SportsWomen's Tennis

Oregon women’s tennis is a program built through a “Duck Army”

There are two things you are guaranteed to hear when the Oregon women’s team plays.

One is Shweta Sangwan yelling, “Come on,” to herself after every point, keeping the energy up for her teammates. The other is a chant often led by senior Nia Rose in between courts, where she yells “Go,” which fans respond with “Ducks.”

Tennis is often thought as a quiet, individual sport, but that is not the case with the No. 17 Oregon women’s team. In fact, since the beginning of the season, every match seems to be getting louder thanks to the team embodying a simple motto: “Duck Army.”

“Our one goal is to bring a lot of energy no matter what,” senior Alyssa Tobita said.

Head coach Alison Silverio explains that the “Duck Army” works as the team’s motto, not just for their mascot; “Duck” spells out rules the team lives by.

Discipline, United, Character, Killer mindset. Those are the proponents that make up the motto.

“There is a consistent message every day within our team from our coaches to all our players of ‘when in doubt, go to D.U.C.K.,’” Silverio said. “That is what our program is built on.”

At 17, the Oregon women’s tennis team is ranked higher than ever before, cracking the top-20 for the first time in program history.

Although always a close team, this year’s leaders have used what they learned from graduates Marlou Kluiving and Paloma Gomez to mold this young team.

“I think [Gomez and Kluiving] did a phenomenal job in setting the program in the right tone,” Sangwan said. “So now I see that as a responsibility like they did and being able to carry that forward.”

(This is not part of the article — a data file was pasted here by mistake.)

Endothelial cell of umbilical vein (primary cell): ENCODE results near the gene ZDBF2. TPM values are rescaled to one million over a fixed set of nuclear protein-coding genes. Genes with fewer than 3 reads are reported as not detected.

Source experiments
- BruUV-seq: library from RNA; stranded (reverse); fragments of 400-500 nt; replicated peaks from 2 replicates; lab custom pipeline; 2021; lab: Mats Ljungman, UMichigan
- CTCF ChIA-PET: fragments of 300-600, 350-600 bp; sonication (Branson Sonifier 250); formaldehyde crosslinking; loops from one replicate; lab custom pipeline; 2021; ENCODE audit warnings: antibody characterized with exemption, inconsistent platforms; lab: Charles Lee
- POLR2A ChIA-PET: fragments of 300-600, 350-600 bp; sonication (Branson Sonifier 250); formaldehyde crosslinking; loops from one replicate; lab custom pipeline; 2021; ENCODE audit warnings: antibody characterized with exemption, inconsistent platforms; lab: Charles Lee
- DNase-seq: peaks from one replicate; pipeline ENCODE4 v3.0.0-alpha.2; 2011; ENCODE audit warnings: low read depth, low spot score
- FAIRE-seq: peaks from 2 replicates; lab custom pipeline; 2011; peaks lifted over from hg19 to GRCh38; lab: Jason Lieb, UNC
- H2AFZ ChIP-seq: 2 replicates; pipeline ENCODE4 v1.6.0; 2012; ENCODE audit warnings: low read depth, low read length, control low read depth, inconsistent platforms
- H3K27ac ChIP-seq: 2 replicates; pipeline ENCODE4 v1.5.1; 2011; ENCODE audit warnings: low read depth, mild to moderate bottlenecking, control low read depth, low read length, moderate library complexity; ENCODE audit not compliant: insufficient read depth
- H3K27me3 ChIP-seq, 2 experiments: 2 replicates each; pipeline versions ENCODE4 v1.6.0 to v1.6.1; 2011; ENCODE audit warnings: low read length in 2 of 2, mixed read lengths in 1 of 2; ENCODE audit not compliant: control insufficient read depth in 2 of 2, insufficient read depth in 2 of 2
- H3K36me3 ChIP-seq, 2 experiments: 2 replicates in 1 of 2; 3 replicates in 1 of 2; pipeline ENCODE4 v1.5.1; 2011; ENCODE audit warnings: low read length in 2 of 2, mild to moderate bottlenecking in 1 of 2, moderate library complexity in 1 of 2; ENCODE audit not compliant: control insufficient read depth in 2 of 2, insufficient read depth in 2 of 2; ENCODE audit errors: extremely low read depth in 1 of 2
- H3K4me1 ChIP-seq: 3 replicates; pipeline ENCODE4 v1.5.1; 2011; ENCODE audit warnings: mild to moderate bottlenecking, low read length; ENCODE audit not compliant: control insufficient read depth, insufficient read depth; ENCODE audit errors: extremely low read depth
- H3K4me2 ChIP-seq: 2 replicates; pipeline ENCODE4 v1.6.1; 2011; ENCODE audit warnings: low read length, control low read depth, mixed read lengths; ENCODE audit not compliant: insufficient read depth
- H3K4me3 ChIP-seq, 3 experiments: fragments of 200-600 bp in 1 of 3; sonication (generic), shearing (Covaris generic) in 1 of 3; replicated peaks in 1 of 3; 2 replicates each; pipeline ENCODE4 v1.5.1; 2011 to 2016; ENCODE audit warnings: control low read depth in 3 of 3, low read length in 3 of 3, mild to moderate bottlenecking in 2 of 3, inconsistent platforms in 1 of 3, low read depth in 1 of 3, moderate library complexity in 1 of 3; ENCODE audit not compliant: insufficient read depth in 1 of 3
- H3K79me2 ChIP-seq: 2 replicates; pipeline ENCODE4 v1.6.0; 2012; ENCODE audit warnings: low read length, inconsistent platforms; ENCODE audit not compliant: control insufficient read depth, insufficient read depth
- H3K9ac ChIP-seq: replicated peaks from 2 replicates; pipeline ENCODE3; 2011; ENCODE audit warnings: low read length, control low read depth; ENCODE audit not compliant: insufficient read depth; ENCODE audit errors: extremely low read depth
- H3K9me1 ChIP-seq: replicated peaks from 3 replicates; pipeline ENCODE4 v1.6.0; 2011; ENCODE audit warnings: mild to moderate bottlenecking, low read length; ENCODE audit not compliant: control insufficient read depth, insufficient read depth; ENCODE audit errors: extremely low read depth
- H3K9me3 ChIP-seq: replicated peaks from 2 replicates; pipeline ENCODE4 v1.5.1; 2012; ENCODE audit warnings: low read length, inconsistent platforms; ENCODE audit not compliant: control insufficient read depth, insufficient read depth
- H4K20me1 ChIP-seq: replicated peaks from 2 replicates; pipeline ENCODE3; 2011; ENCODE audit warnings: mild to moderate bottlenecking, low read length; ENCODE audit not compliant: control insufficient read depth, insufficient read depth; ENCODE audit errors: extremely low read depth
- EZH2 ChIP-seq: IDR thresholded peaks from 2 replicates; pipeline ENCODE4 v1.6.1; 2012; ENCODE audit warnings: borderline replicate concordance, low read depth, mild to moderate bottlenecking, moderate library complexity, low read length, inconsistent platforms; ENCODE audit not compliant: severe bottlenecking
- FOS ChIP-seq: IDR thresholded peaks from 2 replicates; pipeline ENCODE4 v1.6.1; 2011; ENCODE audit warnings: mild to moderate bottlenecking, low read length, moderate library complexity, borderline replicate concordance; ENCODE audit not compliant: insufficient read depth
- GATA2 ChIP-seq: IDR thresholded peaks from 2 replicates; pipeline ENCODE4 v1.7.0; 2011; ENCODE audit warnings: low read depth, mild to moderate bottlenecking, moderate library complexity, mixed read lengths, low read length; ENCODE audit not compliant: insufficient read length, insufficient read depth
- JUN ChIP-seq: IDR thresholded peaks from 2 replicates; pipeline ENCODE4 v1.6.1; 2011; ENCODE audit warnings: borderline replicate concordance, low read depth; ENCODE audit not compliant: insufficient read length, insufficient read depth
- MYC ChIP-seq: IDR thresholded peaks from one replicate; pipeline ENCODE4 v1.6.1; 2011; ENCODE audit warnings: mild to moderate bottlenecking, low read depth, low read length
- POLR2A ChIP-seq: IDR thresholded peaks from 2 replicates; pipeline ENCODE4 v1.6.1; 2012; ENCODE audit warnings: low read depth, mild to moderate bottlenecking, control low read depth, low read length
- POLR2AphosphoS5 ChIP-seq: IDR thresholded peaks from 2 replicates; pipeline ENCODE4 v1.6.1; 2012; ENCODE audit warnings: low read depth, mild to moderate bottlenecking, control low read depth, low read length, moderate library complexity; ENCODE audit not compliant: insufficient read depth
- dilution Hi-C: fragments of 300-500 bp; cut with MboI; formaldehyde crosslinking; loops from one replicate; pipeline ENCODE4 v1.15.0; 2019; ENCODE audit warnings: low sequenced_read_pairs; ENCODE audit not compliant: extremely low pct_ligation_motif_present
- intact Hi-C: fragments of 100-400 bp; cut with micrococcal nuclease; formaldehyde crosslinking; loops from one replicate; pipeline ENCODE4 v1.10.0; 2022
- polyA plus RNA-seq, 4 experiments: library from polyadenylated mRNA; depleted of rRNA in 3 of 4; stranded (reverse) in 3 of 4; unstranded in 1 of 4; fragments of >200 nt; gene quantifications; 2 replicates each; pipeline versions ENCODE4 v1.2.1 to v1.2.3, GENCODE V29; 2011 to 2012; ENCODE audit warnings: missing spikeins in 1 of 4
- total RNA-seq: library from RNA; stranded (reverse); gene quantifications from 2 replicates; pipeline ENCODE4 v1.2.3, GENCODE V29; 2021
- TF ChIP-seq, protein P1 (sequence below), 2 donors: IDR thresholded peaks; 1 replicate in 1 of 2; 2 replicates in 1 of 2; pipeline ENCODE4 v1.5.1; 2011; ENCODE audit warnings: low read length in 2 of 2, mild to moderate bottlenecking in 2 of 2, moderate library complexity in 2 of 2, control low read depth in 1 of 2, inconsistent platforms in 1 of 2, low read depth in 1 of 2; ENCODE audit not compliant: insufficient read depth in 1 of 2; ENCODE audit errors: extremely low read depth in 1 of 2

And that leadership, guided by Silverio, has effectively morphed the team into what they refer to as the “Duck Army,” where cheering each other on is the norm.

“What we have is each other,” Silverio said. “They kinda came up with it on their own. It was just we’re gonna band together and be so united that no one can break us. … The energy has just kinda been a part of that foundation, that is a part of our program.”

Silverio, now in her fourth season, and assistant coach Elizabeth Lumpkin Robinson, in her first, value high-character, team-first players, making it easy for freshman to transition into the team.

“Every year, more energy has kinda come on to the team, and I think it really helps us,” Tobita said.

The “army” is definitely battle-tested too, winning two of its last three home matches 4-3.

Both Sangwan and freshman Julia Lilien have been mobbed by teammates after closing out win-or-lose matches.

“I felt amazing,” Lilien said after clinching the 4-3 win over Baylor. “The team pulled me through throughout the end of that match. I felt the energy really pick up with the rest of the team helping me get through that match at the end.”

Follow Maverick Pallack on Twitter @mavpallack

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Maverick Pallack

Maverick Pallack

Maverick is an associate sports editor and reporter covering football, baseball, softball, track and field, women's tennis and men's tennis. You can follow him on Twitter @mavpallack or contact him at [email protected]